As an avid juicer, Organic Turmeric is an important part of my regimen in juicing. It is an excellent anti-flamatory. My challenge is affording the high cost of organic turmeric. In Whole Foods it is $9.99 a pound.
So this year, I decided to grow tumeric and ginger in my home. It was been extremely challenging. I had 4 false starts with the tumeric. But today, after making a hot house (a ziplock bag ) a couple of months ago, produced my first turmeric sprout. I was soooo thrilled. Will keep you posted.
Eight Month Garlic Birth!
After Eight long Months of waiting for my organic garlic pregnancy to be birthed. I finally started harvesting my garlic today. It was so exciting, as this was my first time ever growing garlic. You never know until you dig it up what it will look like. You know like the Forest Gump Box of Chocolates. And, I was thrilled to see they were gorgeous and smelled amazing. I gave away my first 4 garlics to special friends and now I will keep one garlic to sauté with my meals tomorrow and the rest I will hang and cure (dry) for a couple of weeks in my basement.
What Can Organic Garlic Cost?
Garlic, depending on how you cure them to dry out can last for months. This was a big deal, because organic garlic can cost $4.49 a pound in the organic stores if not more. And I use garlic in many of my dishes.
Why I decided to grow garlic:
Very simply, I use garlic for so many dishes. And the cost for organic garlic is pretty high (and worth it!). My main concern was after 8-9 months of growing garlic, would it come out ok? The answer was “YES!”
When Did I Plant the Organic Garlic Cloves?
I started planting the garlic cloves November 8, 2014. This is the longest time I have ever spent waiting for a harvest. So Planted November 8th 2014 and Harvested July 3, 2015. When they originally are harvest they look like this:
Then you let it lay for a few days to weeks, not in the hot sun, but let it dry out and then you can dust off the soil and start to hanging them in the basement, I still have some more to harvest tomorrow. Can you tell I am HYPED!
Going on my Third Year at my community Garden plot and each year the task, successes and struggles are so different. All in all it is a passion to continue moving forward.
My First year was clearing the land, building a fence, adding soil, building raised beds and planting veggies and how to organically get rid of White Flies and the eggs they laid on my plants. It was a great first year.
The Second year, I learned about rotating crops, which I had not done. I actually planted everything in the same place thinking the rotation thing was not really that important. Well it is. I discovered how to fight powdery mildew on my squash and zucchini and a “grub” that had burrowed in my squash plants as well as my neighbors in the garden. I also discovered that everyone at the community garden was not organic, which I am. Because of the fence I had built my first year, I only had maybe 3 visits from the deer, when I left the gate open by mistake. And they only nibbled on my okra a bit. I learned about harlequin beetles and cabbage worms. And eventually they learned about me. I started using compost tea on my Swiss chard and they were huge! I built my first Macra-Trellis for my pole beans. And in October I planted my first crop of garlic and carrots. Oh, and I had a full-on winter garden with hoops and row cover which was fabulous. The greens in the winter are sooo delicious and sweet. And I decided that I wanted to coach other newbie, wanna-a-be, urban dwellers how to garden. And I had 3 wonderful victims, uh participants. And their gardens just flourished.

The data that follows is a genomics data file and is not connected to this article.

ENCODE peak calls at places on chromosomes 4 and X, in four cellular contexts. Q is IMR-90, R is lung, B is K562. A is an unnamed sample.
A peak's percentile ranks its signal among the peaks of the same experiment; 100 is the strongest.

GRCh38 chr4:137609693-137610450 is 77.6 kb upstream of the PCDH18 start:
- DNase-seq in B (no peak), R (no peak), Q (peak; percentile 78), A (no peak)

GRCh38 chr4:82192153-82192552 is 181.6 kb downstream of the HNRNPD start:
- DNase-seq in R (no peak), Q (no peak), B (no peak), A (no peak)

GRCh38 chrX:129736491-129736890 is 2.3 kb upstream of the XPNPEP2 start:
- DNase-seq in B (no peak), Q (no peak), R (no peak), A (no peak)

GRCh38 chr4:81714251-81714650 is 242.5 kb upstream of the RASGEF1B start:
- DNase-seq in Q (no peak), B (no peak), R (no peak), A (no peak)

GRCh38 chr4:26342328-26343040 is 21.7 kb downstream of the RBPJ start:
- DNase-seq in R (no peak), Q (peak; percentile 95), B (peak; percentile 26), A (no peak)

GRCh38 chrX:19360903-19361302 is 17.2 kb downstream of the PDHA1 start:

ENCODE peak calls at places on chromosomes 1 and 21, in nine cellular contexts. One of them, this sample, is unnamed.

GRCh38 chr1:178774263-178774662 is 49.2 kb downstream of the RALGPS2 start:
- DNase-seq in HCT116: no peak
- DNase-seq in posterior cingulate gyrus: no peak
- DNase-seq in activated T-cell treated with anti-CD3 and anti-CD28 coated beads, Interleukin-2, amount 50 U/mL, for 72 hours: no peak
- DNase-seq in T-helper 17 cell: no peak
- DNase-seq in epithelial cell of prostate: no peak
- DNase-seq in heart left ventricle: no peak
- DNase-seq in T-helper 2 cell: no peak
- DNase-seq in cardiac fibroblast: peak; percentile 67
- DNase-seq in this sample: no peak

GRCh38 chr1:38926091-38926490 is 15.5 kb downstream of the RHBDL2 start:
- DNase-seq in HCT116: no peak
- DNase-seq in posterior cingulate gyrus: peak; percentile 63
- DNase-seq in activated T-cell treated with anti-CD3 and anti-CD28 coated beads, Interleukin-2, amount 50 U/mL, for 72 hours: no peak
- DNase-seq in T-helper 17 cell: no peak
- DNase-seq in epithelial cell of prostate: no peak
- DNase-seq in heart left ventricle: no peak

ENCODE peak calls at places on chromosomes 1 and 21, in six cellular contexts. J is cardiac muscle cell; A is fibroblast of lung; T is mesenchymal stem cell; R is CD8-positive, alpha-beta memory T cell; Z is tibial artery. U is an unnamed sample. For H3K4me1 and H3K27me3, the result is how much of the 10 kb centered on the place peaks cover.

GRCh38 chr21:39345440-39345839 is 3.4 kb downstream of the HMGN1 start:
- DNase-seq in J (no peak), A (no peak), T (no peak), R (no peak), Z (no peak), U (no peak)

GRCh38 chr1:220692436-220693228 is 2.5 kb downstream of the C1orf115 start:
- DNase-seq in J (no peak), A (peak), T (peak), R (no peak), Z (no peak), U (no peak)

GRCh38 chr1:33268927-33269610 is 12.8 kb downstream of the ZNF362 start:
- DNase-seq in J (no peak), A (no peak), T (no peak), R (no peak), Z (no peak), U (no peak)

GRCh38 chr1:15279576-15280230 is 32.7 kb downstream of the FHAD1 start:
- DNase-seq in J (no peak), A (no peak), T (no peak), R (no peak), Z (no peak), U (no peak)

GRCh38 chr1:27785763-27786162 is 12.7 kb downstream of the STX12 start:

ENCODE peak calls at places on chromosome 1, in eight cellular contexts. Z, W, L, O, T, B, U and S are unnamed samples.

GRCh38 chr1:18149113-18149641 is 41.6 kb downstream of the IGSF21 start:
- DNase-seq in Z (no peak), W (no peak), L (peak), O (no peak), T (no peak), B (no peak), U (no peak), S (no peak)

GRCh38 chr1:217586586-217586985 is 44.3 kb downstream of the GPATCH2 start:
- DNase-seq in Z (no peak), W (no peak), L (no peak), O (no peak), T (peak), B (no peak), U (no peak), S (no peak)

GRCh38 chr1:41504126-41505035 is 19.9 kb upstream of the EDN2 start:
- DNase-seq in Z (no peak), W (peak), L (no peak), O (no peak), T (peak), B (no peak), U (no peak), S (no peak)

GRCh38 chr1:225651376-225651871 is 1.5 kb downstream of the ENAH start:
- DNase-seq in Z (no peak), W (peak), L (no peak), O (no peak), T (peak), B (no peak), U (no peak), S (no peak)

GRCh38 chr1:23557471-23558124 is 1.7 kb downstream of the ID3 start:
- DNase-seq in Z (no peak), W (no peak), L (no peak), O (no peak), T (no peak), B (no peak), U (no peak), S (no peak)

This my third year was so different from the other two. I decided to do more research, redesign the whole garden. Tackle that crazy berry bush. Add woodchips to the entire garden (which took forever). Rotate all crops. Start Straw Bale Gardening with my squash and Zucchini. Continue with my carrots and garlic. The carrot came out looking wierd, but the garlic was amazing. Expand my Seed and Plant Swaps! Build a make-shift green house in my dining room. Support many others in starting and building veggies. The most time-sucking part was getting those wood chips and landscaping tarp down. I needed to have containers, straw bales, raised beds, and my garden socks to demonstrate to visitors what options they had as an urban gardener.
It now near the end of June, and I still have to plant my cantaloupe and watermelons.
Even though it was a HOT afternoon, thanks to the Raymond Center in NW DC and Josh Singer, DPR we had a good turnout at our Seed and Plan Swap event.
Click Here for More Pictures.
Native Washingtonians are hard at work in their gardens. Two brothers in particular, who exemplify what hard work and diligence can do are the Marrow Brothers: Jared and Charles.
These native Washingtonians have been gardening for close to 20 years. And each year their garden efforts at the local community garden are amazing. Here is a brief tribute to their work, efforts and true native Washingtonian spirit. Way To Go Charles and Jared!
Juicing is a passionate journey for me. One day I woke up from a dismal dream and decided to Live. This is the point where my juicing and gardening journey began. Here is a great community gathering at the Wangari Community Garden in Washington DC where I was able to share the journey and listen to many others.
I attended this event last year and it is FABULOUS!
Click This Map Food System Map forDC School & Community Gardens and DC Farmers’ Markets
Workshop descriptions are listed below. Letters next to workshop titles denote when they will be presented.
9:00 – 10:00am Registration and Information Fair
10:00 – 11:00am Session A Workshops
11:15am – 12:15pm Session B Workshops
12:15 – 1:45pm Lunch and Information Fair (Bring some lunch money! We’ll have 5 food trucks parked out front.)
1:45 – 2:45pm Session C Workshops
3:00 – 4:00pm Session D Workshops
Abundant Advocates: Student Led Service Projects in the Garden (C)
Katie Harvey, Veggie Time Director, Kid Power Inc.
How do you get more people involved in your community/school gardens? How do you facilitate student investment in the space? Youth led service projects. We will outline the steps to building a successful project and then get you started brainstorming projects for your own community and school gardens.